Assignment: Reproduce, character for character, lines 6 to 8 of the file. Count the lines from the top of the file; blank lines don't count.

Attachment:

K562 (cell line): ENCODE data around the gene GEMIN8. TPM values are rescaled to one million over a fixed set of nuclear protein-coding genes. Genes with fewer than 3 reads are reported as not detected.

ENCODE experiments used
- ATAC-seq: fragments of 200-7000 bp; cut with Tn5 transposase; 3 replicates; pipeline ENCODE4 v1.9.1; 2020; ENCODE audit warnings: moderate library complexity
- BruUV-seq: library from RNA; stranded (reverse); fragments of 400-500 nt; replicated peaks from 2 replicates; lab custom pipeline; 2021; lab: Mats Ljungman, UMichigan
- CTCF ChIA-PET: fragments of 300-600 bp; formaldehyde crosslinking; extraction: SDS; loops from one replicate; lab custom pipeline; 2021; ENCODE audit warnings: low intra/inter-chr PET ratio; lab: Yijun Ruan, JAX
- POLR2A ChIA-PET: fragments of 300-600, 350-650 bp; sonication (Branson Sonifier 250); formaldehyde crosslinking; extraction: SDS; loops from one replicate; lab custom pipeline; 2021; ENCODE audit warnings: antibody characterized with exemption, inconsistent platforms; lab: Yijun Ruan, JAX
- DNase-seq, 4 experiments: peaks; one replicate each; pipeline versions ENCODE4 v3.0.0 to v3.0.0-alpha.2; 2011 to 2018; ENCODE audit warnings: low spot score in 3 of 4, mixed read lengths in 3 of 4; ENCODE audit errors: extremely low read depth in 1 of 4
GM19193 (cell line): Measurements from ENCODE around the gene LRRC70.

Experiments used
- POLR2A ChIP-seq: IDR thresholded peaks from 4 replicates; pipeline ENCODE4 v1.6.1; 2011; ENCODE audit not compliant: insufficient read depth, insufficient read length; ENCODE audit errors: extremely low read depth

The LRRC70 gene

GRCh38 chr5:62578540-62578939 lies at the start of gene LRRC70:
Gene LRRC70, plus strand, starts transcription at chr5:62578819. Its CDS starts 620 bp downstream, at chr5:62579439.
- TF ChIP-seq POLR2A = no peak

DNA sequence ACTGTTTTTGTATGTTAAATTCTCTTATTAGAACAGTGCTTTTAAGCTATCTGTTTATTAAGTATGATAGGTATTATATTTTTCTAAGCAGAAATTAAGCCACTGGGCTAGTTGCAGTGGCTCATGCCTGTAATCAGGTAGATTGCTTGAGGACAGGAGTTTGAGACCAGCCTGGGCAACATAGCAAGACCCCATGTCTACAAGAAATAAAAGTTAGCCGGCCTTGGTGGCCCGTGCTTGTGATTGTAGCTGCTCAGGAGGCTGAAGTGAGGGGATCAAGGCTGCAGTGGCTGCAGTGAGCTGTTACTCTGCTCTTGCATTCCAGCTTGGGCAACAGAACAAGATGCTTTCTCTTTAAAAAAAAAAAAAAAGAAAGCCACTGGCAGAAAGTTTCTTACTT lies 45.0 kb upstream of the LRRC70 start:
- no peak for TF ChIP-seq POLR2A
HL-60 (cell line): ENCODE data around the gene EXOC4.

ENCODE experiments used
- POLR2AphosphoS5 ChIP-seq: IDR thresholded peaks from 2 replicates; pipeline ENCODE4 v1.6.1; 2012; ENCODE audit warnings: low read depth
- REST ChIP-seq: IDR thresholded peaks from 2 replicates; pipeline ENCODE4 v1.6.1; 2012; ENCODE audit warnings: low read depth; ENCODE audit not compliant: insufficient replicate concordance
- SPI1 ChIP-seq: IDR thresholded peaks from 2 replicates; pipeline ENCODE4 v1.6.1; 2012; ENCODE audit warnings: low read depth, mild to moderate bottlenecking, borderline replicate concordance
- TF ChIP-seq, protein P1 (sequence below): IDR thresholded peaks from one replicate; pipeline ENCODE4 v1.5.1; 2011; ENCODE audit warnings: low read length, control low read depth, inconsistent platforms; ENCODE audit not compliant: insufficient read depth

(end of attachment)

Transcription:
- POLR2A ChIA-PET: fragments of 300-600, 350-650 bp; sonication (Branson Sonifier 250); formaldehyde crosslinking; extraction: SDS; loops from one replicate; lab custom pipeline; 2021; ENCODE audit warnings: antibody characterized with exemption, inconsistent platforms; lab: Yijun Ruan, JAX
- DNase-seq, 4 experiments: peaks; one replicate each; pipeline versions ENCODE4 v3.0.0 to v3.0.0-alpha.2; 2011 to 2018; ENCODE audit warnings: low spot score in 3 of 4, mixed read lengths in 3 of 4; ENCODE audit errors: extremely low read depth in 1 of 4
GM19193 (cell line): Measurements from ENCODE around the gene LRRC70.